PR, Ethics and the Business of African Fashion: A Case Study on Zuvaa Inc.

Quite frankly, I was just browsing the internet for the latest stories in African fashion when I came across this petition against Zuvaa – a global marketplace for African fashion to release its designer’s sales revenues immediately. The petition seems to have begun in October 2017 along with the creation of social media pages on Instagram and Twitter to rally all affected designers in this issue towards the cause. This is a classic example of a crisis and Zuvaa could have used good public relations (PR) to either prevent or fix this situation before it escalated to this point. Public relations is a function of marketing that is about building credibility for an individual or organization. Good credibility often builds trust which in turn creates loyalty. It means telling the truth at all times and involves doing the right thing even in the midst of a crisis.

If you are not familiar with Zuvaa, let me give you a quick backgrounder. Zuvaa calls itself the premier online marketplace for African fashion and indeed, the concept took the internet by storm when it was first founded in 2014. It was refreshing and the platform was warmly welcomed by Africans and lovers of African culture both on the continent and in the Diaspora. Since then, Zuvaa went on to amass a huge social media following and was featured in many major publications including The New York Times, Essence Magazine, Ebony Magazine and Fast Company. Founder and CEO, Kelechi Anyadiegwu has been recognized by Forbes Magazine’s 30 Under 30 in the Retail & E-commerce Category, BET, CNN and Voices of America. However, the publicity that Zuvaa received has done little or nothing to sustain the marketplace which is now currently shut down and appears to have gone bankrupt.

According to the petition on, Zuvaa has not paid its African fashion designers since July 2017 and reports believe the outstanding payments for sales and stock in Zuvaa’s possession may exceed $300 thousand. This is very bizarre considering the fact that in an article published in April 2017, Anyadiegwu told Forbes Magazine she aimed to double the $2 million it earned in 2016 and was already on track to do that. A lot of designers are angry and rightly so. They have trusted a company they believed would not only enable them expand their global reach but one that was truly interested in advancing the African fashion industry. Right now, it is unclear how Zuvaa plans to compensate its designers or when it will do so and Anyadiegywu’s public response does not offer any answers either.

Zuvaa claims it grew very fast and as a result lacked the proper infrastructure to support its growth. In business, growth always means profit. Regarding the current circumstances however, it is vague as to whether this growth meant an increase in sales revenue, website hits, social media followers or none of the above. The company attributes its failure to the website, a small staff and inability to pay its designers but does not detail why those issues happened in the first place. Meanwhile, customers have been rating the company throughout the year on a business review website called Sitejabber and most of the comments are negative, ranging from claims of missing products to an overall horrible customer experience.

Running an African fashion business or e-commerce venture is no easy task but it seems Zuvaa didn’t structure its business model properly from the beginning and this could be a management issue. The pairing of a virtual operation with a series of cross-country pop-up shops hardly seems plausible unless either online sales were declining or the business was so profitable online that it could be scaled offline, in which case the site would not be shut down right now. Nevertheless, most successful start-ups hardly look the same way they started. This is because they evolve with the changing needs of their community, learning to adapt quickly via new methods. In this process of constant change, integrity, communication and transparency is extremely important. Good public relations could have responded to the influx of poor feedback on external sites or built-in seller reviews into the website while implementing a long-term solution to customer concerns. Before sellers even had the opportunity to go public with their complaints, Zuvaa could have disclosed some real-time financial information that indicates the company’s current standing and then proceed with negotiating a fair deal for all designers.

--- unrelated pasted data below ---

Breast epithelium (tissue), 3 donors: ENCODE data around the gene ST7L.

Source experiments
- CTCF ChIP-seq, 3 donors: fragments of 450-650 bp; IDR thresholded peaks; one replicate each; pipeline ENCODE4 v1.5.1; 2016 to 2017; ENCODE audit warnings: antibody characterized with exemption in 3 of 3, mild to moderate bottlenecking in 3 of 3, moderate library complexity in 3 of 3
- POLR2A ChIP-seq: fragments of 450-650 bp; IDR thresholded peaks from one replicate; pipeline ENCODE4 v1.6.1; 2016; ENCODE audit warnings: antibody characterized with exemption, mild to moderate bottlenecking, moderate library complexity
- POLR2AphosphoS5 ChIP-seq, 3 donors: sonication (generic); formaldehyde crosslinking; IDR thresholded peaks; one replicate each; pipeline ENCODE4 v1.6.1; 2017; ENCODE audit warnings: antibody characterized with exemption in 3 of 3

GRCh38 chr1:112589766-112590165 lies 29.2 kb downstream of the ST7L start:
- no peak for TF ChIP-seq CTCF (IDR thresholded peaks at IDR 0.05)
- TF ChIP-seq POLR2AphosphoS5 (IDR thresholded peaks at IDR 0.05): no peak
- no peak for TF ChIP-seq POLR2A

In this Instagram post posted by a group called ZuvaaVendors, the retailer is asking its designers in an email dated December 7, 2017 to resume work again on the basis of a new payment structure without making any mentions of a reparation for lost funds. Judging by the backlash from designers at the lack of empathy, one cannot be certain that they do not now see the retailer as an opportunist establishment out to exploit the artistry of African fashion. In their eyes, this could possibly be another deception – one that even the rich beauty and texture of the African print cannot mask.

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What are your general thoughts on this issue? 



  1. December 30, 2017 / 6:11 pm

    Hmmmm, this is really bad PR for African fashion. The proposed payment structure on the instragam page should have been her mode of operation in the first place. I don’t know if designers will trust her anymore. How will they get their money back?

    • Jamila
      December 30, 2017 / 7:33 pm

      Hello Kipfashion,

      Designers who took a financial hit might trust her again and sell on the marketplace but only if they get their money back. It might take some time for her to rebuild trust with them but it is possible.

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